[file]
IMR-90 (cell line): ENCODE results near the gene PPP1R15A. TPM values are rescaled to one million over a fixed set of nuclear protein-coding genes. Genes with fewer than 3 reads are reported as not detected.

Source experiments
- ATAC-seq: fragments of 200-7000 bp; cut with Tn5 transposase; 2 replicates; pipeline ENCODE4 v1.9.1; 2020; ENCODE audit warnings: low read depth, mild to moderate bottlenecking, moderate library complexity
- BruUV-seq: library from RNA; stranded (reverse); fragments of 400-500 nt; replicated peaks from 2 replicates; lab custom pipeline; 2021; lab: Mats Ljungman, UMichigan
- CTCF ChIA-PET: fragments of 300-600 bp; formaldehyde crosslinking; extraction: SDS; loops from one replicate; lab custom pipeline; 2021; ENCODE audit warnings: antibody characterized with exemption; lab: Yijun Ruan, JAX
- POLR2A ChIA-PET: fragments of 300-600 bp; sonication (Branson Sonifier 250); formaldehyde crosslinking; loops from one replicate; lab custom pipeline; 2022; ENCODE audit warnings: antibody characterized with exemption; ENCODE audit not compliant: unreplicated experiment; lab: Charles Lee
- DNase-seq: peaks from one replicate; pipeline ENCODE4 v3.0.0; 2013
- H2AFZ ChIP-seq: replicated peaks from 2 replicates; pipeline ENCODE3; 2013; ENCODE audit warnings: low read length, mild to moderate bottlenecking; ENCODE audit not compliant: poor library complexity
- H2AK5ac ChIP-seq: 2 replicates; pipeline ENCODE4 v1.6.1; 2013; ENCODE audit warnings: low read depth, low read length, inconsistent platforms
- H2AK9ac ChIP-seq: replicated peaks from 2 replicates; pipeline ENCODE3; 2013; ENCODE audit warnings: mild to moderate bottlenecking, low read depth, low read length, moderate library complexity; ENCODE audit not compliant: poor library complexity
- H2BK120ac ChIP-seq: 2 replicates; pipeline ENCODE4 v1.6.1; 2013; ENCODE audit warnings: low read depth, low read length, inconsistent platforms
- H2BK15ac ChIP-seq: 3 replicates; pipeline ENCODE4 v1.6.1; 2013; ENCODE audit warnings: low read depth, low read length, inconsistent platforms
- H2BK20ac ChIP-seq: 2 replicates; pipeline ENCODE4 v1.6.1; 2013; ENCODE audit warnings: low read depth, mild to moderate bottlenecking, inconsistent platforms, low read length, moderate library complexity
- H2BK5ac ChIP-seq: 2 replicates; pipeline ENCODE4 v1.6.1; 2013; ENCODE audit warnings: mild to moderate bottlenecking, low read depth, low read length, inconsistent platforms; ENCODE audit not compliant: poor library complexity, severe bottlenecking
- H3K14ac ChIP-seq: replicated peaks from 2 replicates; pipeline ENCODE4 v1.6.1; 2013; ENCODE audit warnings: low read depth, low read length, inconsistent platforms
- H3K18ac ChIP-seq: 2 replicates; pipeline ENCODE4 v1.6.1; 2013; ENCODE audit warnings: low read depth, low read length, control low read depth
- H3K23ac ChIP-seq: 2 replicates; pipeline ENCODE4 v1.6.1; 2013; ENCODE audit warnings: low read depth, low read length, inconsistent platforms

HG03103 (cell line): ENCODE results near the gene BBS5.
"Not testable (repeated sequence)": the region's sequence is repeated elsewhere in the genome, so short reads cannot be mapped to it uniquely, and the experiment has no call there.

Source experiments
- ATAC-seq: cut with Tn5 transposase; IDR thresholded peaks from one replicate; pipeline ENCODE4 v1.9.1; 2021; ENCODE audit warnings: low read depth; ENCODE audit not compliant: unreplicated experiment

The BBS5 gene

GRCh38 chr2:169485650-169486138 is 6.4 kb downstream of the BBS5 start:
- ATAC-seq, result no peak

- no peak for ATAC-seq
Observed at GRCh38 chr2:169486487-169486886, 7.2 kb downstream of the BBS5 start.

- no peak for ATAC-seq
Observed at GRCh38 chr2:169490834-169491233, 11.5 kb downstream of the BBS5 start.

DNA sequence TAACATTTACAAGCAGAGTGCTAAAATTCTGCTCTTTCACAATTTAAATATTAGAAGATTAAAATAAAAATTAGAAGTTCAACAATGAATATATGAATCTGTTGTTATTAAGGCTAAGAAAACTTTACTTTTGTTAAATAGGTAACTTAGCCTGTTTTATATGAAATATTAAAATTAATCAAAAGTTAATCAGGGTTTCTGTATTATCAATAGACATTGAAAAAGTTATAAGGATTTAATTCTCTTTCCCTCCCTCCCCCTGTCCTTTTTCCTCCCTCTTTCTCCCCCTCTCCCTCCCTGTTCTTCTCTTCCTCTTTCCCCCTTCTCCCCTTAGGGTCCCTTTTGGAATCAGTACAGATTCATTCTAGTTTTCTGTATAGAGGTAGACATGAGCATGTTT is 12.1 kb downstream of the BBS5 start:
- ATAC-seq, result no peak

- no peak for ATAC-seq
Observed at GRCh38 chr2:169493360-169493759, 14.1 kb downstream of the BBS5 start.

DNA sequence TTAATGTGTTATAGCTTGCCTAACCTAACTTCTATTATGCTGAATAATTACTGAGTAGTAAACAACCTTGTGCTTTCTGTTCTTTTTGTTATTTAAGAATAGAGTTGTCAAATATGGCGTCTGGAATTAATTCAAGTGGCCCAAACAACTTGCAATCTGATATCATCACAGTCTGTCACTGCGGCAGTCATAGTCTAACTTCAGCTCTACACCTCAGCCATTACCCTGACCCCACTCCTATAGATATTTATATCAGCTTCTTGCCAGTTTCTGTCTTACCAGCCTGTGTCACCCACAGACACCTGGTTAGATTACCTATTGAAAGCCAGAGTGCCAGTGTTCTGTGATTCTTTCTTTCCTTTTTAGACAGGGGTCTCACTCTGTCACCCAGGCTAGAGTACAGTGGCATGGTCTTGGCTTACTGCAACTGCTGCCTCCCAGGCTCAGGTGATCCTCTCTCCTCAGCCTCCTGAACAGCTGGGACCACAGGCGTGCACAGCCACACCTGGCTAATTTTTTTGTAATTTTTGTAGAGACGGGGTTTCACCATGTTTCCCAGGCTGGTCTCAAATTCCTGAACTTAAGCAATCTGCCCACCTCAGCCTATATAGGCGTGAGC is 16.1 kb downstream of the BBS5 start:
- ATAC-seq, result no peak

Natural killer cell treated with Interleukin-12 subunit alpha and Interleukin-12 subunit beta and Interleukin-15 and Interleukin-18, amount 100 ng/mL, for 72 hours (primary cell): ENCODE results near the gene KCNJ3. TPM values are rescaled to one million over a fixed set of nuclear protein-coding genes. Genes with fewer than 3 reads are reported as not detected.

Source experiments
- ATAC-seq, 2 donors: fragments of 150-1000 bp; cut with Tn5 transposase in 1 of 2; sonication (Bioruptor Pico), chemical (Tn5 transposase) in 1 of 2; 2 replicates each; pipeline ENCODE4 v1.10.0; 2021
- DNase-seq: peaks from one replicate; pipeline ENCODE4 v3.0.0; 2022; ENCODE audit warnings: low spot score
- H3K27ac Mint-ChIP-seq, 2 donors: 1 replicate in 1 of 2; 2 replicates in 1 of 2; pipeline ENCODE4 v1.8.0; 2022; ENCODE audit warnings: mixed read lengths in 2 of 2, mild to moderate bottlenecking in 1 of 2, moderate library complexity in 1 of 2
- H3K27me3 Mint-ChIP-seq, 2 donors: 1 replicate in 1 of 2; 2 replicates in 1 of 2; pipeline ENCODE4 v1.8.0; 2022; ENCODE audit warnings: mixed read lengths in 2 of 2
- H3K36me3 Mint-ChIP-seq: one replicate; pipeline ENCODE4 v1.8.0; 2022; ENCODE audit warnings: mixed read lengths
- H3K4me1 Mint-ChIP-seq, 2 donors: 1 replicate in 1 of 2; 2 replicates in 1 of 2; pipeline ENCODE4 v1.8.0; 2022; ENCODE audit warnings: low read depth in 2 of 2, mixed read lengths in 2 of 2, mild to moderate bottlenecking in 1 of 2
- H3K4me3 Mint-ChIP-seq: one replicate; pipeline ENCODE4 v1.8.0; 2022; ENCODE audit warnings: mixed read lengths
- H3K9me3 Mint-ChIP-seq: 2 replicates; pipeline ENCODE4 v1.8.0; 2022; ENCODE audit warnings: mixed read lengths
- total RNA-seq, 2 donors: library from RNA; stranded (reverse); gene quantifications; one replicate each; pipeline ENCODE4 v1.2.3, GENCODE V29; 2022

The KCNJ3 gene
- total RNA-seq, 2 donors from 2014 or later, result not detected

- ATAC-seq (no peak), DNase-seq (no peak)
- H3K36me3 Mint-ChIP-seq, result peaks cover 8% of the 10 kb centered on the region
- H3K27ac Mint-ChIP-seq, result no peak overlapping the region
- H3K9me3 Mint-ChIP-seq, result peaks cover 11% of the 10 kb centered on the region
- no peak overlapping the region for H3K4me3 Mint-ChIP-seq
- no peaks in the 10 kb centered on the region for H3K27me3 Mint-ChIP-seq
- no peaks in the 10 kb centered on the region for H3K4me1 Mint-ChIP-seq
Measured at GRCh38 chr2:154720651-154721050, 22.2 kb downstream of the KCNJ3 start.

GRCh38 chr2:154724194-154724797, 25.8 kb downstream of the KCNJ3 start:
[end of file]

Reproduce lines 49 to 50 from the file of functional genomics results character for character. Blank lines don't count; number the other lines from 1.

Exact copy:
- H3K36me3 Mint-ChIP-seq, result peaks cover 8% of the 10 kb centered on the region
- H3K27ac Mint-ChIP-seq, result no peak overlapping the region